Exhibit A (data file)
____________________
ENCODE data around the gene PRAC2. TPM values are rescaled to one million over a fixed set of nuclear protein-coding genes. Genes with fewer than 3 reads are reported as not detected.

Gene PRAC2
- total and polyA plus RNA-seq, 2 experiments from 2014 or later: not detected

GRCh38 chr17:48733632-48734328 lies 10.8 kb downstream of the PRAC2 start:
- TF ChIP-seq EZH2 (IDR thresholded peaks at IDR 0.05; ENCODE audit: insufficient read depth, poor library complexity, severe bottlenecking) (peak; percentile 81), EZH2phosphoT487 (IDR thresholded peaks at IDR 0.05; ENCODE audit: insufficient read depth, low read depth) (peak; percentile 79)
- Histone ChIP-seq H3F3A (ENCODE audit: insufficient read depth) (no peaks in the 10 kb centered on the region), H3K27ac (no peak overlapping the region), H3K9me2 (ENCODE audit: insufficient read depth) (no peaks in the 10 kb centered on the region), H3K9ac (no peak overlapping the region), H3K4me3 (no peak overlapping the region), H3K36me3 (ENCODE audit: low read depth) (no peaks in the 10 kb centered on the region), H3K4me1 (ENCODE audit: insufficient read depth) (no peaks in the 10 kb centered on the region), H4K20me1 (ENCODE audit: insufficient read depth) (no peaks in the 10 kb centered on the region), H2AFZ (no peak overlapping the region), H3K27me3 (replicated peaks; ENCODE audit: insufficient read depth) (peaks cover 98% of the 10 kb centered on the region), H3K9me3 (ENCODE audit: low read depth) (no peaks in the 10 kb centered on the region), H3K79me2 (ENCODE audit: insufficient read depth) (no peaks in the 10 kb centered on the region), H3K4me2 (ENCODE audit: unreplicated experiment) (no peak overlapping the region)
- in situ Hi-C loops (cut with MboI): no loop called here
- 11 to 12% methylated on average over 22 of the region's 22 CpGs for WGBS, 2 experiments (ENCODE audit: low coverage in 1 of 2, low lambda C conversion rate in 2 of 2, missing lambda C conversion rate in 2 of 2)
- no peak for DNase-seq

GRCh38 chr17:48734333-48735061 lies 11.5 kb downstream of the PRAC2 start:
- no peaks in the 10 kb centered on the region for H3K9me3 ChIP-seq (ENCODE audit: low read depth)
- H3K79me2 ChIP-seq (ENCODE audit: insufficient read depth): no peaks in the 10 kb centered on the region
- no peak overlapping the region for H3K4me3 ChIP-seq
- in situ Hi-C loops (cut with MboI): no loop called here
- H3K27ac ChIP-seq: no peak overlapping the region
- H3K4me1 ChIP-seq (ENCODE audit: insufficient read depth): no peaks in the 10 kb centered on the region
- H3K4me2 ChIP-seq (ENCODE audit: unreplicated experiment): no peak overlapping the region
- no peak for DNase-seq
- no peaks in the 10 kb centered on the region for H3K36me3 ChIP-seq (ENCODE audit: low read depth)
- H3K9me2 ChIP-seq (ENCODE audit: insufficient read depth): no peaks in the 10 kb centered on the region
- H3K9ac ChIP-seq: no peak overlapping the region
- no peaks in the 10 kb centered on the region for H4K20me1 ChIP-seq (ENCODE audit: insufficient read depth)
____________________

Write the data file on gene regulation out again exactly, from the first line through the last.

ENCODE data around the gene PRAC2. TPM values are rescaled to one million over a fixed set of nuclear protein-coding genes. Genes with fewer than 3 reads are reported as not detected.

Gene PRAC2
- total and polyA plus RNA-seq, 2 experiments from 2014 or later: not detected

GRCh38 chr17:48733632-48734328 lies 10.8 kb downstream of the PRAC2 start:
- TF ChIP-seq EZH2 (IDR thresholded peaks at IDR 0.05; ENCODE audit: insufficient read depth, poor library complexity, severe bottlenecking) (peak; percentile 81), EZH2phosphoT487 (IDR thresholded peaks at IDR 0.05; ENCODE audit: insufficient read depth, low read depth) (peak; percentile 79)
- Histone ChIP-seq H3F3A (ENCODE audit: insufficient read depth) (no peaks in the 10 kb centered on the region), H3K27ac (no peak overlapping the region), H3K9me2 (ENCODE audit: insufficient read depth) (no peaks in the 10 kb centered on the region), H3K9ac (no peak overlapping the region), H3K4me3 (no peak overlapping the region), H3K36me3 (ENCODE audit: low read depth) (no peaks in the 10 kb centered on the region), H3K4me1 (ENCODE audit: insufficient read depth) (no peaks in the 10 kb centered on the region), H4K20me1 (ENCODE audit: insufficient read depth) (no peaks in the 10 kb centered on the region), H2AFZ (no peak overlapping the region), H3K27me3 (replicated peaks; ENCODE audit: insufficient read depth) (peaks cover 98% of the 10 kb centered on the region), H3K9me3 (ENCODE audit: low read depth) (no peaks in the 10 kb centered on the region), H3K79me2 (ENCODE audit: insufficient read depth) (no peaks in the 10 kb centered on the region), H3K4me2 (ENCODE audit: unreplicated experiment) (no peak overlapping the region)
- in situ Hi-C loops (cut with MboI): no loop called here
- 11 to 12% methylated on average over 22 of the region's 22 CpGs for WGBS, 2 experiments (ENCODE audit: low coverage in 1 of 2, low lambda C conversion rate in 2 of 2, missing lambda C conversion rate in 2 of 2)
- no peak for DNase-seq

GRCh38 chr17:48734333-48735061 lies 11.5 kb downstream of the PRAC2 start:
- no peaks in the 10 kb centered on the region for H3K9me3 ChIP-seq (ENCODE audit: low read depth)
- H3K79me2 ChIP-seq (ENCODE audit: insufficient read depth): no peaks in the 10 kb centered on the region
- no peak overlapping the region for H3K4me3 ChIP-seq
- in situ Hi-C loops (cut with MboI): no loop called here
- H3K27ac ChIP-seq: no peak overlapping the region
- H3K4me1 ChIP-seq (ENCODE audit: insufficient read depth): no peaks in the 10 kb centered on the region
- H3K4me2 ChIP-seq (ENCODE audit: unreplicated experiment): no peak overlapping the region
- no peak for DNase-seq
- no peaks in the 10 kb centered on the region for H3K36me3 ChIP-seq (ENCODE audit: low read depth)
- H3K9me2 ChIP-seq (ENCODE audit: insufficient read depth): no peaks in the 10 kb centered on the region
- H3K9ac ChIP-seq: no peak overlapping the region
- no peaks in the 10 kb centered on the region for H4K20me1 ChIP-seq (ENCODE audit: insufficient read depth)